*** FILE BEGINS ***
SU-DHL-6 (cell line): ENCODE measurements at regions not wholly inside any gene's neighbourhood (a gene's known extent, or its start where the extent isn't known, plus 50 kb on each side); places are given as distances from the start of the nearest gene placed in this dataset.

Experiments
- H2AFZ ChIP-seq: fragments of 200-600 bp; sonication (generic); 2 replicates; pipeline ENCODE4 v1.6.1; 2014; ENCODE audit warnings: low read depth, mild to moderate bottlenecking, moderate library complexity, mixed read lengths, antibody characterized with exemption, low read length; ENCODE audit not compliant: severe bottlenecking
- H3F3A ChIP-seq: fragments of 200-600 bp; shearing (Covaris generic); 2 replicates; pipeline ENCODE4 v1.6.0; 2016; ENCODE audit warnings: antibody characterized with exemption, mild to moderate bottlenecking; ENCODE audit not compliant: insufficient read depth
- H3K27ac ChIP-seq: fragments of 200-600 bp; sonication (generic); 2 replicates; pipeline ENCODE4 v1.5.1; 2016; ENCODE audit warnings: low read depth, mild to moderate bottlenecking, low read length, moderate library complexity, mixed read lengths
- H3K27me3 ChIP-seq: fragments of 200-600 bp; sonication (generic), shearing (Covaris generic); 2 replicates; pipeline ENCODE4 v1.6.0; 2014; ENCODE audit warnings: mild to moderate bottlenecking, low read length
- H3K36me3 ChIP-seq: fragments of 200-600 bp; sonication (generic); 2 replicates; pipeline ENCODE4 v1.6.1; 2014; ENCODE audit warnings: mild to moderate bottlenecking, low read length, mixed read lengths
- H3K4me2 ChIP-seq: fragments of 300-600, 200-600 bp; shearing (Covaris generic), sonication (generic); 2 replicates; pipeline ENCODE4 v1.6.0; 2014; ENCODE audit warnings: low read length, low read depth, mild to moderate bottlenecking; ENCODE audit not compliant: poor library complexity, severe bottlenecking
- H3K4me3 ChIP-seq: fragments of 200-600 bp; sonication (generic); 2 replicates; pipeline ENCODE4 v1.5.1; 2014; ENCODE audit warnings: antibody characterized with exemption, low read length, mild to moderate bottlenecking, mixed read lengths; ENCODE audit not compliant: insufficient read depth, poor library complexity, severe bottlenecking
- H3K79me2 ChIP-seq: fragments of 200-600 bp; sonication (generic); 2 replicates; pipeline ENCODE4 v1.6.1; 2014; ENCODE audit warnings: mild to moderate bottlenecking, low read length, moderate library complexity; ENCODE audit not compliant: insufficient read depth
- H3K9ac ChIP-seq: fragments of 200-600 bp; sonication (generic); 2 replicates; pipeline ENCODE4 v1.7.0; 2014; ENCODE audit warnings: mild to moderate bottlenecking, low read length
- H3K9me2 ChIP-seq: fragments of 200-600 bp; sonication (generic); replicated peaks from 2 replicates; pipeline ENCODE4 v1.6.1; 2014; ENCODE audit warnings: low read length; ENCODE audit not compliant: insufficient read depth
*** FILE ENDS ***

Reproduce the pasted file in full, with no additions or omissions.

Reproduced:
SU-DHL-6 (cell line): ENCODE measurements at regions not wholly inside any gene's neighbourhood (a gene's known extent, or its start where the extent isn't known, plus 50 kb on each side); places are given as distances from the start of the nearest gene placed in this dataset.

Experiments
- H2AFZ ChIP-seq: fragments of 200-600 bp; sonication (generic); 2 replicates; pipeline ENCODE4 v1.6.1; 2014; ENCODE audit warnings: low read depth, mild to moderate bottlenecking, moderate library complexity, mixed read lengths, antibody characterized with exemption, low read length; ENCODE audit not compliant: severe bottlenecking
- H3F3A ChIP-seq: fragments of 200-600 bp; shearing (Covaris generic); 2 replicates; pipeline ENCODE4 v1.6.0; 2016; ENCODE audit warnings: antibody characterized with exemption, mild to moderate bottlenecking; ENCODE audit not compliant: insufficient read depth
- H3K27ac ChIP-seq: fragments of 200-600 bp; sonication (generic); 2 replicates; pipeline ENCODE4 v1.5.1; 2016; ENCODE audit warnings: low read depth, mild to moderate bottlenecking, low read length, moderate library complexity, mixed read lengths
- H3K27me3 ChIP-seq: fragments of 200-600 bp; sonication (generic), shearing (Covaris generic); 2 replicates; pipeline ENCODE4 v1.6.0; 2014; ENCODE audit warnings: mild to moderate bottlenecking, low read length
- H3K36me3 ChIP-seq: fragments of 200-600 bp; sonication (generic); 2 replicates; pipeline ENCODE4 v1.6.1; 2014; ENCODE audit warnings: mild to moderate bottlenecking, low read length, mixed read lengths
- H3K4me2 ChIP-seq: fragments of 300-600, 200-600 bp; shearing (Covaris generic), sonication (generic); 2 replicates; pipeline ENCODE4 v1.6.0; 2014; ENCODE audit warnings: low read length, low read depth, mild to moderate bottlenecking; ENCODE audit not compliant: poor library complexity, severe bottlenecking
- H3K4me3 ChIP-seq: fragments of 200-600 bp; sonication (generic); 2 replicates; pipeline ENCODE4 v1.5.1; 2014; ENCODE audit warnings: antibody characterized with exemption, low read length, mild to moderate bottlenecking, mixed read lengths; ENCODE audit not compliant: insufficient read depth, poor library complexity, severe bottlenecking
- H3K79me2 ChIP-seq: fragments of 200-600 bp; sonication (generic); 2 replicates; pipeline ENCODE4 v1.6.1; 2014; ENCODE audit warnings: mild to moderate bottlenecking, low read length, moderate library complexity; ENCODE audit not compliant: insufficient read depth
- H3K9ac ChIP-seq: fragments of 200-600 bp; sonication (generic); 2 replicates; pipeline ENCODE4 v1.7.0; 2014; ENCODE audit warnings: mild to moderate bottlenecking, low read length
- H3K9me2 ChIP-seq: fragments of 200-600 bp; sonication (generic); replicated peaks from 2 replicates; pipeline ENCODE4 v1.6.1; 2014; ENCODE audit warnings: low read length; ENCODE audit not compliant: insufficient read depth